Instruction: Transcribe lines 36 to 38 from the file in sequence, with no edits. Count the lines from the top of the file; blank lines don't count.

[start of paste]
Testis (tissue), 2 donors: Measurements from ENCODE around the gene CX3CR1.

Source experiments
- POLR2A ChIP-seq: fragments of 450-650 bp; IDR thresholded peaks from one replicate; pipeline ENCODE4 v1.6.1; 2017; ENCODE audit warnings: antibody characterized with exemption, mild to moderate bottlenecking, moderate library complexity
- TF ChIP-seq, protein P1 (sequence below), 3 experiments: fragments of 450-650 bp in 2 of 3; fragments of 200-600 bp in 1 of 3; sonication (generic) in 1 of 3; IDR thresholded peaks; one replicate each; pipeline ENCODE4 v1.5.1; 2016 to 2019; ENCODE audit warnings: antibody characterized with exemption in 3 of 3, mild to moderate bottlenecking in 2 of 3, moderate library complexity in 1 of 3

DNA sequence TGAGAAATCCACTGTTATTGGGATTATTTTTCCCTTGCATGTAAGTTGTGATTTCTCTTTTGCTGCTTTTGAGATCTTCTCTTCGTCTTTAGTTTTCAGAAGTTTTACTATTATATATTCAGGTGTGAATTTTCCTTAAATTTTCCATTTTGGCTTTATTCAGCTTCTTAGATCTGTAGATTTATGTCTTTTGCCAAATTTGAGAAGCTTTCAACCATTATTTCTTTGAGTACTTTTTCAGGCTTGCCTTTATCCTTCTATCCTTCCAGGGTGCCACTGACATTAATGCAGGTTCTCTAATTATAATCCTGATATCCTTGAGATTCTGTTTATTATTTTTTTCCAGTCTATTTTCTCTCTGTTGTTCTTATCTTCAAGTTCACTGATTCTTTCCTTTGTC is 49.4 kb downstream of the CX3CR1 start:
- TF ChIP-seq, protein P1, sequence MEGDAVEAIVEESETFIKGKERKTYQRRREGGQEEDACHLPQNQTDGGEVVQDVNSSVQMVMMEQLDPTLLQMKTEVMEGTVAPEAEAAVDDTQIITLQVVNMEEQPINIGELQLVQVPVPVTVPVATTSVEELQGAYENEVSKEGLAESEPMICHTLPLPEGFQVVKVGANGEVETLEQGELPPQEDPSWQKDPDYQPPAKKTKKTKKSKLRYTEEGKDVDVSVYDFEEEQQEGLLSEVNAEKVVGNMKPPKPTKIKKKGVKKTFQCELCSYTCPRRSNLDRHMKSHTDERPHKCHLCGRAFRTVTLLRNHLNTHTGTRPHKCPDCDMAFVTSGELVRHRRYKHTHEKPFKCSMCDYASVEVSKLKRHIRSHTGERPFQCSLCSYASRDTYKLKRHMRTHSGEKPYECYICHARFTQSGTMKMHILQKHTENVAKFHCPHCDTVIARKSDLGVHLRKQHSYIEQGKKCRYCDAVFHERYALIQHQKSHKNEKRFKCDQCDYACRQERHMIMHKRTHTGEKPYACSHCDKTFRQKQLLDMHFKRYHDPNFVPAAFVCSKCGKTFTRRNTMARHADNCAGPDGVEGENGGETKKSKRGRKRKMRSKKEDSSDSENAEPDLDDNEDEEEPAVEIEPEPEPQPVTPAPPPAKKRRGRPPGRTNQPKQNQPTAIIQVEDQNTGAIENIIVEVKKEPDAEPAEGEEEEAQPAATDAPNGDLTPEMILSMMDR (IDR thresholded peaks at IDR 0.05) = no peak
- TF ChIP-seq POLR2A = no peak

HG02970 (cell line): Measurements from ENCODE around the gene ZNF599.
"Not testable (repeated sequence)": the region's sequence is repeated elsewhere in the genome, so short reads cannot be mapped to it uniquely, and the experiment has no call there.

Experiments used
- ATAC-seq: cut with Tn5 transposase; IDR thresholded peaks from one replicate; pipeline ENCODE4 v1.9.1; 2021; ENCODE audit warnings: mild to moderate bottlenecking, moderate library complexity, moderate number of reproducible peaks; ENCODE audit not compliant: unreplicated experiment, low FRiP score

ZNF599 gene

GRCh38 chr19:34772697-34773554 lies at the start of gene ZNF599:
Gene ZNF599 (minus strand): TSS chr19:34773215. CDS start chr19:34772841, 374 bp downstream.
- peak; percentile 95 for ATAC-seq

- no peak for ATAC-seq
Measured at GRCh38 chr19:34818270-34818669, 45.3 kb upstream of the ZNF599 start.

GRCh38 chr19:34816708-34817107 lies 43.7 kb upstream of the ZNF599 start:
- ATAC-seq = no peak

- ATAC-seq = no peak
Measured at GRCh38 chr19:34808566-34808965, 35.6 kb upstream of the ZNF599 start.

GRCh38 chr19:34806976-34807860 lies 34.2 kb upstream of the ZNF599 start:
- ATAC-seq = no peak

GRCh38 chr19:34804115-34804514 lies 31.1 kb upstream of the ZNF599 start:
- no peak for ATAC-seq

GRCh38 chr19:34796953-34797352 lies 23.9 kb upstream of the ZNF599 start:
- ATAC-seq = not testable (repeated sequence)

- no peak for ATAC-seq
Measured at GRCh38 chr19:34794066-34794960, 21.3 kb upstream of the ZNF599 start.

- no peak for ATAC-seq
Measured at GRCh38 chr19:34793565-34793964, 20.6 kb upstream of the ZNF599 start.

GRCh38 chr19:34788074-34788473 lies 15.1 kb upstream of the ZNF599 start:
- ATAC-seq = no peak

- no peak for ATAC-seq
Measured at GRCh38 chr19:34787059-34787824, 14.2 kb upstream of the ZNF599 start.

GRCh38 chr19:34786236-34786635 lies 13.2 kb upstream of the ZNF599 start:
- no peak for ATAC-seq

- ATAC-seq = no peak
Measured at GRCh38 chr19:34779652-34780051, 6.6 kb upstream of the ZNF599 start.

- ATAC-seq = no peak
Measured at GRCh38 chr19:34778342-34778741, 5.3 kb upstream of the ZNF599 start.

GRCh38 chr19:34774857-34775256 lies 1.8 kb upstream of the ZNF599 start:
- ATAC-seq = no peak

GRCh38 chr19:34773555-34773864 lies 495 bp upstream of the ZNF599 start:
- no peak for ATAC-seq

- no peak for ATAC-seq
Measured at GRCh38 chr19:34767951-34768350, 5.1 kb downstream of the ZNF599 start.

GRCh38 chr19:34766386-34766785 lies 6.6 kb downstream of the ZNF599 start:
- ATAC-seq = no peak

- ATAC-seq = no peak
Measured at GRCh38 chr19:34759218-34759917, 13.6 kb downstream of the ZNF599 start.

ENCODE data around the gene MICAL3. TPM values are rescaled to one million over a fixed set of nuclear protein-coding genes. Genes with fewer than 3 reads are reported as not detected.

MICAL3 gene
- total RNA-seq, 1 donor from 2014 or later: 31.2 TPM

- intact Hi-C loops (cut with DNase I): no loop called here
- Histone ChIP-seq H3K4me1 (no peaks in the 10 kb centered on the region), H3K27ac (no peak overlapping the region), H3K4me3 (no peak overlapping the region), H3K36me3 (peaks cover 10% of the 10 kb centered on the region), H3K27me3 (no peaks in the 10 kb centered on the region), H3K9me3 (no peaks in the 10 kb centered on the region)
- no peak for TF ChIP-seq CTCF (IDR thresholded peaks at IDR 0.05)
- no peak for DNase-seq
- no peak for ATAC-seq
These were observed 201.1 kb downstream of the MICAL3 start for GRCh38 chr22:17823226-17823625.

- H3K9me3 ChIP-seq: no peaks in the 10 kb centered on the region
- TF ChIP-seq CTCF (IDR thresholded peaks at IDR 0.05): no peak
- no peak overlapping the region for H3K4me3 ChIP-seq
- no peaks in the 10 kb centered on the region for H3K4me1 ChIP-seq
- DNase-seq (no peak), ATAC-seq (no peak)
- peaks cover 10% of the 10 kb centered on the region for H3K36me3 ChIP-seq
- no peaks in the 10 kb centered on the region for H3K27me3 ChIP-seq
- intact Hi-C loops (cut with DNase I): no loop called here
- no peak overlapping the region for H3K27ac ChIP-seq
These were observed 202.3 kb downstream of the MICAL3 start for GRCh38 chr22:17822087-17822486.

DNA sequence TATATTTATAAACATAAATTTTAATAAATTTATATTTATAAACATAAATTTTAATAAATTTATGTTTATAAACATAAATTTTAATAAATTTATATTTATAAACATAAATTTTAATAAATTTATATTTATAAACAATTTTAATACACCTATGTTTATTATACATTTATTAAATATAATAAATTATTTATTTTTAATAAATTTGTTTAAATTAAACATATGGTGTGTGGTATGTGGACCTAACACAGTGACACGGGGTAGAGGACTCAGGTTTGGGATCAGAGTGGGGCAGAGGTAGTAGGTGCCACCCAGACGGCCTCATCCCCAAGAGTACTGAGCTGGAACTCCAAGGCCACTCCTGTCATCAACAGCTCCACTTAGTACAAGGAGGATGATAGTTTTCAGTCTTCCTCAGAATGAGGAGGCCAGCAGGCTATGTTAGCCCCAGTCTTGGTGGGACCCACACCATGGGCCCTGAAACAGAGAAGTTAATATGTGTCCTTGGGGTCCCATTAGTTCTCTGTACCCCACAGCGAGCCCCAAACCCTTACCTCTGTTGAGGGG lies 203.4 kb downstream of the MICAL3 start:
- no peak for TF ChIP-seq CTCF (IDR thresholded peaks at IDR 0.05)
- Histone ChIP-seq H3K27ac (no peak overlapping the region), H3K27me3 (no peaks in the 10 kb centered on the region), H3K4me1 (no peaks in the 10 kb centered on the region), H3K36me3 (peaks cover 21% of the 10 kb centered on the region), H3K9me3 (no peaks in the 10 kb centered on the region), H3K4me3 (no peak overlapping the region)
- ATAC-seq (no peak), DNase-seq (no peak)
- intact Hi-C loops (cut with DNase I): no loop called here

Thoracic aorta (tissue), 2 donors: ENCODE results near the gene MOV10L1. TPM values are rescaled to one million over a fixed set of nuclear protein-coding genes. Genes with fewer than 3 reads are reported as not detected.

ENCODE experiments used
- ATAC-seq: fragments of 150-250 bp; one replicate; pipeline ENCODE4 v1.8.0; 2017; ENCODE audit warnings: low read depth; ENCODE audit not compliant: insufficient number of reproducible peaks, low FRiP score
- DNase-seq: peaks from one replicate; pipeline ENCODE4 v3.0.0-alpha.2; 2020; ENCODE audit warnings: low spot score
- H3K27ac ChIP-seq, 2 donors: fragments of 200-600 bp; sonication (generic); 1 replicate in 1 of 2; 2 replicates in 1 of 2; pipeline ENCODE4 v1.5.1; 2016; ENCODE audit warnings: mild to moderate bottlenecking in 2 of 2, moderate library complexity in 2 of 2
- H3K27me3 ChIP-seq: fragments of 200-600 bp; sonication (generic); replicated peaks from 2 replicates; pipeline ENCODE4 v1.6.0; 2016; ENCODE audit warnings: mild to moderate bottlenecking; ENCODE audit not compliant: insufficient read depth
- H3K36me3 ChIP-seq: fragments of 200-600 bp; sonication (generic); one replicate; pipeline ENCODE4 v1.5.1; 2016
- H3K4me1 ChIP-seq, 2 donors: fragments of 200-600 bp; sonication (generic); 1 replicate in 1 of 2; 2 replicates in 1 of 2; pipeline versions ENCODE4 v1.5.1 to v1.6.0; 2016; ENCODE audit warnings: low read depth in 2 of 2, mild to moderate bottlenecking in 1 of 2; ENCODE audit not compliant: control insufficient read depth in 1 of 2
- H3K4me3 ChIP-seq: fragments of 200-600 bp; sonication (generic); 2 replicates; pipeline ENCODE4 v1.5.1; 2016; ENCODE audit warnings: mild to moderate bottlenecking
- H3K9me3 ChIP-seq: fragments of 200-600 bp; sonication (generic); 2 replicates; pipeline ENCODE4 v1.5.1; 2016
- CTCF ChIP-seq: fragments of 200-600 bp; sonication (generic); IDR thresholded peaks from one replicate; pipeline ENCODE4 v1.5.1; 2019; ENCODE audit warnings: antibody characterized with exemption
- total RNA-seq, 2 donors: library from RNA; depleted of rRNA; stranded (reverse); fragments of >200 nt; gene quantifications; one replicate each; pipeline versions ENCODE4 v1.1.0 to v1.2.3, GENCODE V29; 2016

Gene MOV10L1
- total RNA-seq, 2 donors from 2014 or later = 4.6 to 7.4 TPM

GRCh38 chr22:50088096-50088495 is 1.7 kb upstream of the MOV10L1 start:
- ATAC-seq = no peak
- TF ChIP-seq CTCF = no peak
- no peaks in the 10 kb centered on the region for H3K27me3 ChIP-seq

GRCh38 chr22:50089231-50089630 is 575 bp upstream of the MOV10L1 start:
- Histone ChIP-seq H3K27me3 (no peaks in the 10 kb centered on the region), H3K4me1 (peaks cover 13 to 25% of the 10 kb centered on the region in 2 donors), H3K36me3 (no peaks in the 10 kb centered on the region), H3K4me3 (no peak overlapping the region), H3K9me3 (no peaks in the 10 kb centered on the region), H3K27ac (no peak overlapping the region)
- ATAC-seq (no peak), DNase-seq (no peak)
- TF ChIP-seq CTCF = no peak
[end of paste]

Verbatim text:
GRCh38 chr19:34786236-34786635 lies 13.2 kb upstream of the ZNF599 start:
- no peak for ATAC-seq

- ATAC-seq = no peak